Future Imperfect: The Ansari XPrize, SpaceShipOne & Private Spaceflight

how_make_spaceship_coverHow to Make a Spaceship: A Band of Renegades, An Epic Race, and the Birth of Private Spaceflight
by Julian Guthrie
Penguin Press, 2016
Hardcover, 448 pages
ISBN 978-1-59420-672-6
US $28/Canada $37

Reviewed by Douglas Messier

On Sept. 8, I arrived home at about half past noon to find a package sitting on my doorstep. It was a review copy of a new book by Julian Guthrie about the Ansari XPrize and SpaceShipOne titled, How to Make a Spaceship: A Band of Renegades, An Epic Race, and the Birth of Private Spaceflight.

I laughed. The timing was perfect. Ken Brown and I had just spent five hours in the desert — most of them in the rising heat of a late summer day — waiting for WhiteKnightTwo to take off carrying SpaceShipTwo VSS Unity on its first captive carry test flight.

It was the first flight in nearly two years of a SpaceShipTwo vehicle since Unity’s sister ship, VSS Enterprise, had broken up during a Halloween test flight, killing co-pilot Mike Alsbury. Ken and I had been there on that day, too.

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A Tale of Two Prizes

SpaceShipOne on the floor beside the Spirit of St. Louis of the National Air & Space Museum. (Credit: National Air & Space Museum)
SpaceShipOne on the floor beside the Spirit of St. Louis of the National Air & Space Museum. (Credit: National Air & Space Museum)

Two major flight-related anniversaries are being celebrated this week. Today marks the 89th anniversary of Charles Lindbergh’s historic solo flight across the Atlantic aboard the Spirit of St. Louis. Lucky Lindy took off from New York on this date and arrived in Paris some 33.5 hours later, claiming the $25,000 Orteig Prize.

Wednesday was the 20th anniversary of the launch of X Prize (later Ansari X Prize). Inspired by the Orteig Prize, it offered $10 million for the first privately build vehicle to fly to suborbital space twice within two weeks. The Ansari X Prize was won in October 2004 by a team led by Burt Rutan and Paul Allen with SpaceShipOne.

After Lindbergh’s flight, a public that had previously shunned commercial aviation embraced it with a passion. Following the Ansari X Prize, Richard Branson vowed to begin flying tourists to space aboard a successor vehicle, SpaceShipTwo, within three years. Nearly a dozen years and four deaths later, Branson has yet to fulfill this promise.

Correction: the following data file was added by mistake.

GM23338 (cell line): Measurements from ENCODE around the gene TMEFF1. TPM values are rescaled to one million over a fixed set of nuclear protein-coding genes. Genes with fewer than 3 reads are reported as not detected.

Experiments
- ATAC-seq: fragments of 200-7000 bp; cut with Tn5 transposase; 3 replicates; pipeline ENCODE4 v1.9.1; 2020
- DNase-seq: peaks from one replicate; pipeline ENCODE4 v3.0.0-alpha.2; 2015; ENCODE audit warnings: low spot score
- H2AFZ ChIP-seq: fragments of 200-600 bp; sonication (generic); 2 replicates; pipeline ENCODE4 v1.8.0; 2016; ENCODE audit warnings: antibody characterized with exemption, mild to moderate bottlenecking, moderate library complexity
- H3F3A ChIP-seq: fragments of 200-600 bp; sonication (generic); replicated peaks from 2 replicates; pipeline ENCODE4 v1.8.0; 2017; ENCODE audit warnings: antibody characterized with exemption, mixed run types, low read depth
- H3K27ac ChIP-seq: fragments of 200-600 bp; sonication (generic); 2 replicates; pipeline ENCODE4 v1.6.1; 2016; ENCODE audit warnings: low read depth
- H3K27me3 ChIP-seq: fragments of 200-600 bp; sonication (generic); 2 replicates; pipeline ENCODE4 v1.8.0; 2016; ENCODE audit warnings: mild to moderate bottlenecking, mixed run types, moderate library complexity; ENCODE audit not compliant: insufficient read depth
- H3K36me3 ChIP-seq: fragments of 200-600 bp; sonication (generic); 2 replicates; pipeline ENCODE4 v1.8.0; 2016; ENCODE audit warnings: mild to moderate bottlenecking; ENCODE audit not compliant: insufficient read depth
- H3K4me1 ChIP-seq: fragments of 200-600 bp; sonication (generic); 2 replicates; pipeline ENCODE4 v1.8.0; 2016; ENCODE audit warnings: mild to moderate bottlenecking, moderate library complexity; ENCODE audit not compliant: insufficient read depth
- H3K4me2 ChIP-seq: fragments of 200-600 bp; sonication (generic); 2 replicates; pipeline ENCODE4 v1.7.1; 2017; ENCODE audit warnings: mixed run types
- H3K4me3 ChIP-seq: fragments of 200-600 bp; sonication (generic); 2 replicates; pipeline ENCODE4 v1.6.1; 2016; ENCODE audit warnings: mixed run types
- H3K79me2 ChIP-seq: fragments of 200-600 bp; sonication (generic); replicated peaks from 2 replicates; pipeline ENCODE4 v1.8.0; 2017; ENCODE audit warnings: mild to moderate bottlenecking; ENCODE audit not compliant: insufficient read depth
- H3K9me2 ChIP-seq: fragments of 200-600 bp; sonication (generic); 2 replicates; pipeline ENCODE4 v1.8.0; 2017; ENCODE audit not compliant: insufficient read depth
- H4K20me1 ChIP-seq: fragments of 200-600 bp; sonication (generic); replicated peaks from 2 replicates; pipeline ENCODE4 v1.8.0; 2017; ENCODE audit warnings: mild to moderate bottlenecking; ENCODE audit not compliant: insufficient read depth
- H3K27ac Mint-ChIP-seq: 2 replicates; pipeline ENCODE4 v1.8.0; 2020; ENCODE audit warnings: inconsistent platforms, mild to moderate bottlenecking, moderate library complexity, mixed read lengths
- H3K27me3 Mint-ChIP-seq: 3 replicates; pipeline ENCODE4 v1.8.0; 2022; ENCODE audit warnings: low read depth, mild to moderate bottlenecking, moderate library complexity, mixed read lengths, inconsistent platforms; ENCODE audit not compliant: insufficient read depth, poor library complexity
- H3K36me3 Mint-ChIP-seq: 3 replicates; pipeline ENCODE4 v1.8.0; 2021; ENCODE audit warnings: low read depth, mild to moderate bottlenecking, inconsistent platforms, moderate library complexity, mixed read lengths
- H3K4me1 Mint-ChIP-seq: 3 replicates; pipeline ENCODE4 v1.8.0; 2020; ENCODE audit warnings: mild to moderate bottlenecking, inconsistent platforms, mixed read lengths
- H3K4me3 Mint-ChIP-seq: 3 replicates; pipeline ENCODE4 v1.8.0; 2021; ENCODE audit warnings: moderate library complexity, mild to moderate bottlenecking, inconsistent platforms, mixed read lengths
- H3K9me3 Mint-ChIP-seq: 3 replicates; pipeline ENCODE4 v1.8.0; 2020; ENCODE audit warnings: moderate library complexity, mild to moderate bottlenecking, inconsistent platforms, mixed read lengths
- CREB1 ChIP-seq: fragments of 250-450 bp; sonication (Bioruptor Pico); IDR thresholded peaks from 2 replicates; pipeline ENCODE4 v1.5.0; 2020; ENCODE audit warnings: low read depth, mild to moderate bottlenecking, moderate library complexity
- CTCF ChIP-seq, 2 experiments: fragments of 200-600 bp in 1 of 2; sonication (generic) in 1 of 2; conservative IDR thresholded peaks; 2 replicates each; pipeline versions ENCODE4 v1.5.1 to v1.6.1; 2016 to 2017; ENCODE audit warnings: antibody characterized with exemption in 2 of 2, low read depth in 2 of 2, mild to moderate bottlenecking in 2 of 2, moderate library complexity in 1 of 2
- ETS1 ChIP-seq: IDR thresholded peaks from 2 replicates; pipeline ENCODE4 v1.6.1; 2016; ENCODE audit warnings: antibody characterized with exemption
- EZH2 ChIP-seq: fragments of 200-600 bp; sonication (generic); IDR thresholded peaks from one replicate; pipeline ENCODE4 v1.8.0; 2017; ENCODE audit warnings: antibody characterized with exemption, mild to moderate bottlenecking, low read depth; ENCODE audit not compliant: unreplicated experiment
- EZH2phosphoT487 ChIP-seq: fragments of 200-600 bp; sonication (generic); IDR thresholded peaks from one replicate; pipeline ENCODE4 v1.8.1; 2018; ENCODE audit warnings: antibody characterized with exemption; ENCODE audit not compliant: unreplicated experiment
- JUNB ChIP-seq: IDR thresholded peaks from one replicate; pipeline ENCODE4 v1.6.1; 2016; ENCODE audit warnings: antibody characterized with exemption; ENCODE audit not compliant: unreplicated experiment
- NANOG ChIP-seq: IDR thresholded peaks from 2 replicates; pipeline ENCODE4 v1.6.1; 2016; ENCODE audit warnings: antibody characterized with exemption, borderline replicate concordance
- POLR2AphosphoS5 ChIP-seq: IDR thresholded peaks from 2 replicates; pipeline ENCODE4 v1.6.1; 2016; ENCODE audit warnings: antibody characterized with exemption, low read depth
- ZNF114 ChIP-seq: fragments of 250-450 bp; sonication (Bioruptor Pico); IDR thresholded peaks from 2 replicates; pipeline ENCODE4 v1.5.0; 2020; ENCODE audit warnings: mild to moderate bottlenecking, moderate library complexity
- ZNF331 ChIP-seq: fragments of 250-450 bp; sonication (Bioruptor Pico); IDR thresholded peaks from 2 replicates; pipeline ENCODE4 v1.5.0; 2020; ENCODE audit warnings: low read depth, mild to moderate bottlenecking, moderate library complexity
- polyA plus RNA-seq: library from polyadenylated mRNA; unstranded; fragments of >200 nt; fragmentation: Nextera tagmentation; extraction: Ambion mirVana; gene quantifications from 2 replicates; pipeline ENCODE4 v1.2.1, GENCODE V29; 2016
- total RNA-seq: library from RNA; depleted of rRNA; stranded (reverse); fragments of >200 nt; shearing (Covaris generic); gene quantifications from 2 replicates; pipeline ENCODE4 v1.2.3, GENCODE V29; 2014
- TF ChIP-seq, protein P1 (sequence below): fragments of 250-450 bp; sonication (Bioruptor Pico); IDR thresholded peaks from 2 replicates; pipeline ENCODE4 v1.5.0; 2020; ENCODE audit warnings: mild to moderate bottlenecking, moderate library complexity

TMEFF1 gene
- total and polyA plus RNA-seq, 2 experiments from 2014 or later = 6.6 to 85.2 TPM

The SpaceShipTwo program has now taken longer than it took for NASA to go from President John F. Kennedy proposal to land a man on the moon to the completion of the program with the splashdown of Apollo 17. NASA launched the space shuttle Columbia exactly 20 years after the first spaceflight by Yuri Gagarin.

So, why have things taken so long? And why did one prize succeed beyond the dreams of its sponsor, while the space prize it inspired has promised so few practical results? The answer is a complex one that I addressed back in March in a story titled, “Prizes, Technology and Safety.” I’ve republished the story below with links to other posts in a series about flight safety.

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One of These Aircraft is Not Like the Others

SpaceShipOne on the floor beside the Spirit of St. Louis of the National Air & Space Museum. (Credit: National Air & Space Museum)
SpaceShipOne on the floor beside the Spirit of St. Louis of the National Air & Space Museum. (Credit: National Air & Space Museum)

I posted this photo earlier from the National Air & Space Museum. And it got me thinking. Exactly what do these aircraft have in common? How do they differ?And what does this tell us about flight test and prizes?

So, I dug into things a bit. The results are in the table below. (more…)

SpaceShipOne Touches Down Again

SpaceShipOne on the floor beside the Spirit of St. Louis of the National Air & Space Museum. (Credit: National Air & Space Museum)
SpaceShipOne on the floor beside the Spirit of St. Louis of the National Air & Space Museum. (Credit: National Air & Space Museum)

SpaceShipOne has been lowered to the floor of the National Air & Space Museum for assessment and conservation. It sits beside Charles Lindbergh’s Spirit of St. Louis.